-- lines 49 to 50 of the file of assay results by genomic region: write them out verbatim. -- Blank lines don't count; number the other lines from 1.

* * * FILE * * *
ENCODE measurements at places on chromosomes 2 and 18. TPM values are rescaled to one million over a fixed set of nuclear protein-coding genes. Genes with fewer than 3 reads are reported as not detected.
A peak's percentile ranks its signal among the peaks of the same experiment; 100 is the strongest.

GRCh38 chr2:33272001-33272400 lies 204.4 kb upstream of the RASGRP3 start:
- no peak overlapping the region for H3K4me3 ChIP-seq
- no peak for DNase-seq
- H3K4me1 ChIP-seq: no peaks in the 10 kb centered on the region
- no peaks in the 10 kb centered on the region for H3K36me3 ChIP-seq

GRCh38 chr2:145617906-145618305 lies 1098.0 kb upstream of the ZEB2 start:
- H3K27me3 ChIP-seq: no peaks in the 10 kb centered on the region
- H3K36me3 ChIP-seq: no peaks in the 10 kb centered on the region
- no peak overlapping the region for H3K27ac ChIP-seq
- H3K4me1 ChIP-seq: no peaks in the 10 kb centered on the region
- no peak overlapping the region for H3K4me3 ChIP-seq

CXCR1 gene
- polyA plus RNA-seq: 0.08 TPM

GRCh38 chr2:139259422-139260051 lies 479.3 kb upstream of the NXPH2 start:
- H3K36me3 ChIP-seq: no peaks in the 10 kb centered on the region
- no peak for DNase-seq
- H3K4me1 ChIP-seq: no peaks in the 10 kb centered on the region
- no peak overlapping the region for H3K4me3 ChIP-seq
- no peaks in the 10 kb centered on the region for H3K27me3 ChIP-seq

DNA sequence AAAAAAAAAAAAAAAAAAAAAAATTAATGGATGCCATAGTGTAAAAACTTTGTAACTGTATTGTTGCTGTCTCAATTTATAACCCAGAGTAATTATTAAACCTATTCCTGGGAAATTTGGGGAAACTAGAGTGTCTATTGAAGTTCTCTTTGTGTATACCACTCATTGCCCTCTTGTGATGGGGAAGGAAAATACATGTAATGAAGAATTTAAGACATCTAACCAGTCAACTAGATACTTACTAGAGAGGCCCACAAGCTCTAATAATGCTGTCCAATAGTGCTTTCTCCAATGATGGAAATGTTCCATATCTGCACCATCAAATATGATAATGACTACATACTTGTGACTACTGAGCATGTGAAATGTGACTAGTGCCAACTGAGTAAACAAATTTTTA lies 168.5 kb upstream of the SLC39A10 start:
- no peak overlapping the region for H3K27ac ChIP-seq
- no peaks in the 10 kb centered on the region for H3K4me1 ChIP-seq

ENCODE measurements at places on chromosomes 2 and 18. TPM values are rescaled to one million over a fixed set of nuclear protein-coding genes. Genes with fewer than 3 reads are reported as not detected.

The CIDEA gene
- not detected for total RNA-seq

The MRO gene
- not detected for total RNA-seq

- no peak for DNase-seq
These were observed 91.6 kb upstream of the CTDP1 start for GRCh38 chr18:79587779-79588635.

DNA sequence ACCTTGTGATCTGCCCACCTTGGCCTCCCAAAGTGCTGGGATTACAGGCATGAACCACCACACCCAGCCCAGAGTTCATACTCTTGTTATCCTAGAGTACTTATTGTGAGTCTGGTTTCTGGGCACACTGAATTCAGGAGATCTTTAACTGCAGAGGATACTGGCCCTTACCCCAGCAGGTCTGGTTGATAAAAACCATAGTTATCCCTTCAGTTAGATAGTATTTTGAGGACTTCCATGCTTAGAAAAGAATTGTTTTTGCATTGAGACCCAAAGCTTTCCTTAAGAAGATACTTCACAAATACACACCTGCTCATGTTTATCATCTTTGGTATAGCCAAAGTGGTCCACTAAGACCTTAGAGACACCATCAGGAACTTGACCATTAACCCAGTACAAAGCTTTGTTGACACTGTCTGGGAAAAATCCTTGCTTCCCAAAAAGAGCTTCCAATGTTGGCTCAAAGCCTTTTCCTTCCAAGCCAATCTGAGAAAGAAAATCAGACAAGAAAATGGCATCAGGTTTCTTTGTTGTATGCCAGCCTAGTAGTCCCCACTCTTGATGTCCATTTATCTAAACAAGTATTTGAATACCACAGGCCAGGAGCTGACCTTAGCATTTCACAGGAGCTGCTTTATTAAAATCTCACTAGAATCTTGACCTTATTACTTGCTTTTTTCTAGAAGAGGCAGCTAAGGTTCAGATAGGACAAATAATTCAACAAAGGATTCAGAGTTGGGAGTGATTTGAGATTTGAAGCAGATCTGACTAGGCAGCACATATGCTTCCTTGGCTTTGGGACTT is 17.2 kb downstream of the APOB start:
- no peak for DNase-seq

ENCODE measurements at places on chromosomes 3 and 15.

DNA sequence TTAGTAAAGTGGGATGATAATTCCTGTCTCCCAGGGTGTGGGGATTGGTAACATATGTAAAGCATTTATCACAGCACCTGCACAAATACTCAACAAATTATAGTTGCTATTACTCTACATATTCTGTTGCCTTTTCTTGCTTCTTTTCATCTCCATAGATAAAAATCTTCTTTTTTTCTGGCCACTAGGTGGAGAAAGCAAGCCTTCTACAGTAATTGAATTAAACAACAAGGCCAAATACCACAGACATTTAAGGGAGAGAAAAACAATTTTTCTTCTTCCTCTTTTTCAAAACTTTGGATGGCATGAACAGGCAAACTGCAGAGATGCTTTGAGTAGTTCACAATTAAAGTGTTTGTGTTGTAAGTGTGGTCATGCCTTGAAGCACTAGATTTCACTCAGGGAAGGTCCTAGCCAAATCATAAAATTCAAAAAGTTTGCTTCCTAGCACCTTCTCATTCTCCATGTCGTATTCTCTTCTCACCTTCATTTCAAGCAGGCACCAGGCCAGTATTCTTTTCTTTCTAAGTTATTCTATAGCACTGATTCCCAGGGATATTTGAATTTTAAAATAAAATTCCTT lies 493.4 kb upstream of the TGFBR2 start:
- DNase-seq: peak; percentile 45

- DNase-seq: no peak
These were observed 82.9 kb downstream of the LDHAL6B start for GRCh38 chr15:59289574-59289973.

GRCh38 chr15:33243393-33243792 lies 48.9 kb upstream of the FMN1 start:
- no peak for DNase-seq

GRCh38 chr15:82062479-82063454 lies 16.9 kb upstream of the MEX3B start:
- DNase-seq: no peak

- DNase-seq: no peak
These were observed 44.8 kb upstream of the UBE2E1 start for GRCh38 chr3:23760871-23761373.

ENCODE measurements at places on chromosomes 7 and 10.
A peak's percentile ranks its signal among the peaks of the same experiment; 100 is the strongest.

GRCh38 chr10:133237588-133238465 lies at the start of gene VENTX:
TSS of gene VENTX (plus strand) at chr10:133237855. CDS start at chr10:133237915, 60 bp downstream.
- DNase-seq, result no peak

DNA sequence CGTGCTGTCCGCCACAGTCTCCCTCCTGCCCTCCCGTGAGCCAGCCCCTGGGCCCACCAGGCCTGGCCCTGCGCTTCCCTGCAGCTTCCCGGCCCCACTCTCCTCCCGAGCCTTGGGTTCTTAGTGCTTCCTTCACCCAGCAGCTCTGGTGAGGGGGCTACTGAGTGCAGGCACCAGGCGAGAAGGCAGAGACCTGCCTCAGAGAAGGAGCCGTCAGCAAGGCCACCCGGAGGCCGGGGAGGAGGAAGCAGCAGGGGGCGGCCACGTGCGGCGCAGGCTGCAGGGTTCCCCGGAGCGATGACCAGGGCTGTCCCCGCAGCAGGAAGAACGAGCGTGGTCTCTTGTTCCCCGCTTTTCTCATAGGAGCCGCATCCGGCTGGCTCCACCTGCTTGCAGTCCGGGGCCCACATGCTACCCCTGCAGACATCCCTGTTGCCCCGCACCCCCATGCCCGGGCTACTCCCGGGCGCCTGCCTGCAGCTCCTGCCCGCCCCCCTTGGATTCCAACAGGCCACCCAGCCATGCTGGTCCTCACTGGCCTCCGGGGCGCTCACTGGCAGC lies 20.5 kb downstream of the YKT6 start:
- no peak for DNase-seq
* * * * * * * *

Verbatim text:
- DNase-seq, result no peak

DNA sequence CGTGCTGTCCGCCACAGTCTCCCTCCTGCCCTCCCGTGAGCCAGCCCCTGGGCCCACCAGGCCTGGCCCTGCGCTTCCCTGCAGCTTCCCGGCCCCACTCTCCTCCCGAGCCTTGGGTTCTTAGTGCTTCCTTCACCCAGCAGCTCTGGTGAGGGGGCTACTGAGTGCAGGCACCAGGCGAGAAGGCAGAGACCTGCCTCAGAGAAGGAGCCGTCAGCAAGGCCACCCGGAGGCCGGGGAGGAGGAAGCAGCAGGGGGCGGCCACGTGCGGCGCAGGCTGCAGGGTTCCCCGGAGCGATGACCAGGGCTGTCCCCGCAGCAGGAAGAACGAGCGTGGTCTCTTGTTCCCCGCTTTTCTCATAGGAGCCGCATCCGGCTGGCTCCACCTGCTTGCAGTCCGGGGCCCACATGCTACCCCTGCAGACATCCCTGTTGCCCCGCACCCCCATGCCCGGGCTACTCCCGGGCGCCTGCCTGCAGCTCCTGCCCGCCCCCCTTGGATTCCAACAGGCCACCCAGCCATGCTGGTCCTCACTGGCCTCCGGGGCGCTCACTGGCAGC lies 20.5 kb downstream of the YKT6 start: